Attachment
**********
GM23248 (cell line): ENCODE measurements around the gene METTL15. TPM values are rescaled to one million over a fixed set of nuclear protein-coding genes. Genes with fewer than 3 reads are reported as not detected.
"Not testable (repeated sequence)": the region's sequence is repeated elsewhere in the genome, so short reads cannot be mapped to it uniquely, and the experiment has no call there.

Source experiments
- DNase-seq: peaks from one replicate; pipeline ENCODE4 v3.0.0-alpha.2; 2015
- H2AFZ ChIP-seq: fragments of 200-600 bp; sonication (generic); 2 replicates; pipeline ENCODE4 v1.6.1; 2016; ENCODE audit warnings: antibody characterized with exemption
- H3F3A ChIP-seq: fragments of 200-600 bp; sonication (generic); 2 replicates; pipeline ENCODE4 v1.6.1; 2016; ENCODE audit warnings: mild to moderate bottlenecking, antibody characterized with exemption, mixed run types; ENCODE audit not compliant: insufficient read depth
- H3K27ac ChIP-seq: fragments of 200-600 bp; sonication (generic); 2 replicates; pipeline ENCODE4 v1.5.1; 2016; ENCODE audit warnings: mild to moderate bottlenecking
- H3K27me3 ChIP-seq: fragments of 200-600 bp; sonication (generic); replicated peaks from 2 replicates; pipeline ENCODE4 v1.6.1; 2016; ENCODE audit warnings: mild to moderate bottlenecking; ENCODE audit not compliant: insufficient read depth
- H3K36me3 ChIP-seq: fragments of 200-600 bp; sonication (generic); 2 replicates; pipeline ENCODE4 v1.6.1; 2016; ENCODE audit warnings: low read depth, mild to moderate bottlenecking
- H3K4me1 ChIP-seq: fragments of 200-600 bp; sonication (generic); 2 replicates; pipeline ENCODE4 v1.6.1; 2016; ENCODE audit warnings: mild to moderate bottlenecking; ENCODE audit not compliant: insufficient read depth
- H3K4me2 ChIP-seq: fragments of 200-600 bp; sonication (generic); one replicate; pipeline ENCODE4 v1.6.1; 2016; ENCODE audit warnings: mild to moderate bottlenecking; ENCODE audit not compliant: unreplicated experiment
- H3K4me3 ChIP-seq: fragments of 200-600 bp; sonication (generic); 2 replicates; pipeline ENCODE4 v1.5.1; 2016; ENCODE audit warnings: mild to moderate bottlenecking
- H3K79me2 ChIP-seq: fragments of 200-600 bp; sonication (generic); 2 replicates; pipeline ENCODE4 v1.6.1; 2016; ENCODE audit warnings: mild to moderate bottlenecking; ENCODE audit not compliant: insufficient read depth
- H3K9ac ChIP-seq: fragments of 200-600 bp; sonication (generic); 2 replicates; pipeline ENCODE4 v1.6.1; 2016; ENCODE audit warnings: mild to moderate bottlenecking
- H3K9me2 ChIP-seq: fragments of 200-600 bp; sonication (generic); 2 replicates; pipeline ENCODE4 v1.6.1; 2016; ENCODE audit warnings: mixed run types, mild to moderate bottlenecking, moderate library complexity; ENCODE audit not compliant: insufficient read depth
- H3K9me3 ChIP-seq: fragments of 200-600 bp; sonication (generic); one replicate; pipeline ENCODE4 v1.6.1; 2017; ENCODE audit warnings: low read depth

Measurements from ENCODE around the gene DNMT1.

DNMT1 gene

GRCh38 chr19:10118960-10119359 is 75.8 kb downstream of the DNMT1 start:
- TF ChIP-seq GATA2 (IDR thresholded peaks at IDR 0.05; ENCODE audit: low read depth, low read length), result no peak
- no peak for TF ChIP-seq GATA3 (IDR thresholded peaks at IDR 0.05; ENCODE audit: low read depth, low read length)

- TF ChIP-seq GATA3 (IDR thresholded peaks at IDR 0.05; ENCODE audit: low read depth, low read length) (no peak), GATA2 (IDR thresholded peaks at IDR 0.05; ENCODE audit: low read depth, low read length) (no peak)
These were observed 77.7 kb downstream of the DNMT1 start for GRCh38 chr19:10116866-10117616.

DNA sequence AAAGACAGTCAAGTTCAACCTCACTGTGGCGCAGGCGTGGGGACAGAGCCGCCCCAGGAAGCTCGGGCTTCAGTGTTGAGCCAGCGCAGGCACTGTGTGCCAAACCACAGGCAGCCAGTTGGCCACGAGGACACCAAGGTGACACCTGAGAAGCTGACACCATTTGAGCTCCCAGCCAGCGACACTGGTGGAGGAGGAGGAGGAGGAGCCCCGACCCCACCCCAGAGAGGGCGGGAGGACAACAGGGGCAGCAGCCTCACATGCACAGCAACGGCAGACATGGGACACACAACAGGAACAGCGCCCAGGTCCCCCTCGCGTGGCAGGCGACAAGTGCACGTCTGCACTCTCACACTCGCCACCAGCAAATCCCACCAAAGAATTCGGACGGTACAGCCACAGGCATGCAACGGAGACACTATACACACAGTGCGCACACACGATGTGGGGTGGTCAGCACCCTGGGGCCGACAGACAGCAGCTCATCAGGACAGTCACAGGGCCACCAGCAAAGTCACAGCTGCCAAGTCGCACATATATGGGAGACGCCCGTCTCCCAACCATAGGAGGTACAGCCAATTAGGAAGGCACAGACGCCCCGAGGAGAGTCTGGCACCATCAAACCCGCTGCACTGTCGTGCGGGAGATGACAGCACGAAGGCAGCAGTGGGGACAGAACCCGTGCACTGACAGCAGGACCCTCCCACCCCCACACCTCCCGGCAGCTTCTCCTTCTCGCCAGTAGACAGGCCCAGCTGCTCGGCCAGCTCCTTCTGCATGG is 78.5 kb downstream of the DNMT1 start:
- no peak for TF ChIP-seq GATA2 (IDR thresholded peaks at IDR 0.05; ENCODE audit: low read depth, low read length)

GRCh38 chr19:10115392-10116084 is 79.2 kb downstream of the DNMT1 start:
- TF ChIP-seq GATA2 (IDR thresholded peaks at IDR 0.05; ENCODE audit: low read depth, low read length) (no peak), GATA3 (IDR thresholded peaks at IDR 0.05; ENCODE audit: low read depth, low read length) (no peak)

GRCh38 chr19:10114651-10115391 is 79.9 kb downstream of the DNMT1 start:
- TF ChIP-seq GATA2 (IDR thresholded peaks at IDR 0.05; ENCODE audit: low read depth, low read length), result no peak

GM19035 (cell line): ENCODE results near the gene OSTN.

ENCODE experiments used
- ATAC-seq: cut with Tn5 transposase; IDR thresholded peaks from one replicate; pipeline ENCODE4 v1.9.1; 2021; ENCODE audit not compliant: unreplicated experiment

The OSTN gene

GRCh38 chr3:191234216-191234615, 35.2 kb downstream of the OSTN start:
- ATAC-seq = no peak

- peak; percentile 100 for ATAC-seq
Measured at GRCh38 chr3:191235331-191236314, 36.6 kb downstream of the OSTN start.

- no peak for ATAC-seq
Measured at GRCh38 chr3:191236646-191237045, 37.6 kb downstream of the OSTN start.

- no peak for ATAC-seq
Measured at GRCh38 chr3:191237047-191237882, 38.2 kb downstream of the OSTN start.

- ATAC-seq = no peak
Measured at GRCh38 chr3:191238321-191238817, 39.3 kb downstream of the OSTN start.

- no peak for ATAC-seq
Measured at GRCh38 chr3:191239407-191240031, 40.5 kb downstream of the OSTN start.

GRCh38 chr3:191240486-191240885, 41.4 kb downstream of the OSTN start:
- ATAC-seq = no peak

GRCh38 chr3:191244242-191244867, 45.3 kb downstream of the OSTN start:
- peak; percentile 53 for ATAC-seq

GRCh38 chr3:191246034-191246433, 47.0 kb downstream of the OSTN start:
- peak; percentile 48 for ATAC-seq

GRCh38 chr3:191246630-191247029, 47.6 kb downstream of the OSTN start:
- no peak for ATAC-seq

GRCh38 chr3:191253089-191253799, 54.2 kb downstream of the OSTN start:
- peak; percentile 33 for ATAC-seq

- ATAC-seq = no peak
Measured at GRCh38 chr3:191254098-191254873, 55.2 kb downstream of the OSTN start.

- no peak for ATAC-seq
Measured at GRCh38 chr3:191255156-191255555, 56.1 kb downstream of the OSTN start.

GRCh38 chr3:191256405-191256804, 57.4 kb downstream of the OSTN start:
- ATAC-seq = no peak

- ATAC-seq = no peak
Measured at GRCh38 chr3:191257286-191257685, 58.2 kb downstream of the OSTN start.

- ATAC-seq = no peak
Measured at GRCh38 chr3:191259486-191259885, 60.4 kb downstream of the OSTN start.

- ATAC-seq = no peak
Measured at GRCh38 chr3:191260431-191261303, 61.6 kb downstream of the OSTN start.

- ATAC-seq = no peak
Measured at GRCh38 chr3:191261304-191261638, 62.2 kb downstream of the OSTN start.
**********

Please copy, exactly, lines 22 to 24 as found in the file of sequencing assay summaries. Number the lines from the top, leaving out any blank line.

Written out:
- TF ChIP-seq GATA3 (IDR thresholded peaks at IDR 0.05; ENCODE audit: low read depth, low read length) (no peak), GATA2 (IDR thresholded peaks at IDR 0.05; ENCODE audit: low read depth, low read length) (no peak)
These were observed 77.7 kb downstream of the DNMT1 start for GRCh38 chr19:10116866-10117616.

DNA sequence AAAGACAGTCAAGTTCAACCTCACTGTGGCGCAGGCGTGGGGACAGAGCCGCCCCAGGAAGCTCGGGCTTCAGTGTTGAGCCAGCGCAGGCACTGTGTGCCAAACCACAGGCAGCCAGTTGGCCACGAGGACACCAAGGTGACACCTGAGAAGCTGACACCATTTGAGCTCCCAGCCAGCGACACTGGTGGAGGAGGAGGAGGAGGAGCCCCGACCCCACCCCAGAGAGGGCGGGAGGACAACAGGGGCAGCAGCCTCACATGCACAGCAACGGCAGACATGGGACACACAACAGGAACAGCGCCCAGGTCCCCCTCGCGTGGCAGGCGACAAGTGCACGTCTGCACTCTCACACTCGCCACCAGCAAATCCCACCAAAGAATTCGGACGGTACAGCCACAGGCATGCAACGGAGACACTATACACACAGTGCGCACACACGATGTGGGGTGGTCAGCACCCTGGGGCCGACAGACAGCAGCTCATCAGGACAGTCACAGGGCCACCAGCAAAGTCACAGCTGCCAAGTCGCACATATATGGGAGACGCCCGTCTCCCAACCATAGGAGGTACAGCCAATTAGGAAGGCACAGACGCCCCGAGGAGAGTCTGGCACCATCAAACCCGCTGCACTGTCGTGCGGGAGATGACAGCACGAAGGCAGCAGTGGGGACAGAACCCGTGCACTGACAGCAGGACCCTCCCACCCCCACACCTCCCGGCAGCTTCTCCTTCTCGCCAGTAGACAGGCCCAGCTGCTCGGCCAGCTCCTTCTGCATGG is 78.5 kb downstream of the DNMT1 start: